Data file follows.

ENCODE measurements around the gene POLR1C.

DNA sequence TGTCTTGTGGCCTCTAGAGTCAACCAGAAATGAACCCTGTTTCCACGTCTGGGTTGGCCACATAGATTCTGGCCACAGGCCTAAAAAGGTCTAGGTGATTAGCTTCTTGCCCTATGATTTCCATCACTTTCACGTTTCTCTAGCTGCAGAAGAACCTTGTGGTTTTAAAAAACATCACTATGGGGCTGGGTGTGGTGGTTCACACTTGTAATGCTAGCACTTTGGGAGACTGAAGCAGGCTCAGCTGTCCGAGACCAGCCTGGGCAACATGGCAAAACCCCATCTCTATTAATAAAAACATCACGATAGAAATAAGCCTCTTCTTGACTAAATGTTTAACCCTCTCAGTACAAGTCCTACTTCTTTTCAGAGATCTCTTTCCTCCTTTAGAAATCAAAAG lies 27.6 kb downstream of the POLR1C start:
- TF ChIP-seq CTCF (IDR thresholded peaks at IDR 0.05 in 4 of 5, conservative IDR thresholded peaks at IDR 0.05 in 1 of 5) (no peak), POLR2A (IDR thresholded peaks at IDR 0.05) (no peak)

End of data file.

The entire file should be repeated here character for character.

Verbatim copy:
ENCODE measurements around the gene POLR1C.

DNA sequence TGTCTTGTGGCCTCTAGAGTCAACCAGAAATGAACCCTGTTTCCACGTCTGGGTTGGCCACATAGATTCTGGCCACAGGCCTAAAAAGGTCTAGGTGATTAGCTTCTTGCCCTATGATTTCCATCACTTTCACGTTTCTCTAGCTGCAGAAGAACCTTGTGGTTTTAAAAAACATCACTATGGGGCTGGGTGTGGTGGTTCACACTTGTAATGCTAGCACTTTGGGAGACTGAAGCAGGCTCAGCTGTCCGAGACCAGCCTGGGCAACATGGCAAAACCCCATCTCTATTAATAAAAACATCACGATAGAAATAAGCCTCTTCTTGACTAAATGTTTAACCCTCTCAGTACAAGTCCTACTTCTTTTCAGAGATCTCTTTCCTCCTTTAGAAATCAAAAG lies 27.6 kb downstream of the POLR1C start:
- TF ChIP-seq CTCF (IDR thresholded peaks at IDR 0.05 in 4 of 5, conservative IDR thresholded peaks at IDR 0.05 in 1 of 5) (no peak), POLR2A (IDR thresholded peaks at IDR 0.05) (no peak)